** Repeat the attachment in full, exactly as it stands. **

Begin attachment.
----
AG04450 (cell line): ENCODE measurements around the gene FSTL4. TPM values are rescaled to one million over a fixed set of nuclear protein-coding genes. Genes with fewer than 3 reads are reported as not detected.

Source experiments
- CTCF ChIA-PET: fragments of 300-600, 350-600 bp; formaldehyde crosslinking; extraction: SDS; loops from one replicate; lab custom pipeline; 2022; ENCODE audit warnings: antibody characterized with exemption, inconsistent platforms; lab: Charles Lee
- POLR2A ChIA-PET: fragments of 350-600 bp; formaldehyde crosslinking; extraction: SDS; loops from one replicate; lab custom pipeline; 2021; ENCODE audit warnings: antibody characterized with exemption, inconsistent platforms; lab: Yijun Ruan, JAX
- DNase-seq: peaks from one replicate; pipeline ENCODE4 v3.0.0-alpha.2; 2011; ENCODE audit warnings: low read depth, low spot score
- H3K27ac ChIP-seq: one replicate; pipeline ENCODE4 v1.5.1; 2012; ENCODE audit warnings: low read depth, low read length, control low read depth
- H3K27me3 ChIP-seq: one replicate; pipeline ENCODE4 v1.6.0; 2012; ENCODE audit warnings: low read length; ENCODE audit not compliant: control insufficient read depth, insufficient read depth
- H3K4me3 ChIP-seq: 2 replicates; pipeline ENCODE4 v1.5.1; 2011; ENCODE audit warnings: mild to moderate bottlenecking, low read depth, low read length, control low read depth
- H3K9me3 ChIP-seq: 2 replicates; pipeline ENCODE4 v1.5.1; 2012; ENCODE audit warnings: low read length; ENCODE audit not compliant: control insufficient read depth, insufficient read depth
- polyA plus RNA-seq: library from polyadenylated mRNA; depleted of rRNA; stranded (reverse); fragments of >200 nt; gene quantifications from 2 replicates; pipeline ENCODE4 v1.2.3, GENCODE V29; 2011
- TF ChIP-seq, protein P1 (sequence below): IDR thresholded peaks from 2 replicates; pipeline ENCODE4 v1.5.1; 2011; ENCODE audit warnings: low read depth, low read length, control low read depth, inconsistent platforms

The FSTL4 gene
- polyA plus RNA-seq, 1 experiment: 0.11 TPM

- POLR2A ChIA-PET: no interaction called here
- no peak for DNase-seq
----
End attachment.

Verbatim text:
AG04450 (cell line): ENCODE measurements around the gene FSTL4. TPM values are rescaled to one million over a fixed set of nuclear protein-coding genes. Genes with fewer than 3 reads are reported as not detected.

Source experiments
- CTCF ChIA-PET: fragments of 300-600, 350-600 bp; formaldehyde crosslinking; extraction: SDS; loops from one replicate; lab custom pipeline; 2022; ENCODE audit warnings: antibody characterized with exemption, inconsistent platforms; lab: Charles Lee
- POLR2A ChIA-PET: fragments of 350-600 bp; formaldehyde crosslinking; extraction: SDS; loops from one replicate; lab custom pipeline; 2021; ENCODE audit warnings: antibody characterized with exemption, inconsistent platforms; lab: Yijun Ruan, JAX
- DNase-seq: peaks from one replicate; pipeline ENCODE4 v3.0.0-alpha.2; 2011; ENCODE audit warnings: low read depth, low spot score
- H3K27ac ChIP-seq: one replicate; pipeline ENCODE4 v1.5.1; 2012; ENCODE audit warnings: low read depth, low read length, control low read depth
- H3K27me3 ChIP-seq: one replicate; pipeline ENCODE4 v1.6.0; 2012; ENCODE audit warnings: low read length; ENCODE audit not compliant: control insufficient read depth, insufficient read depth
- H3K4me3 ChIP-seq: 2 replicates; pipeline ENCODE4 v1.5.1; 2011; ENCODE audit warnings: mild to moderate bottlenecking, low read depth, low read length, control low read depth
- H3K9me3 ChIP-seq: 2 replicates; pipeline ENCODE4 v1.5.1; 2012; ENCODE audit warnings: low read length; ENCODE audit not compliant: control insufficient read depth, insufficient read depth
- polyA plus RNA-seq: library from polyadenylated mRNA; depleted of rRNA; stranded (reverse); fragments of >200 nt; gene quantifications from 2 replicates; pipeline ENCODE4 v1.2.3, GENCODE V29; 2011
- TF ChIP-seq, protein P1 (sequence below): IDR thresholded peaks from 2 replicates; pipeline ENCODE4 v1.5.1; 2011; ENCODE audit warnings: low read depth, low read length, control low read depth, inconsistent platforms

The FSTL4 gene
- polyA plus RNA-seq, 1 experiment: 0.11 TPM

- POLR2A ChIA-PET: no interaction called here
- no peak for DNase-seq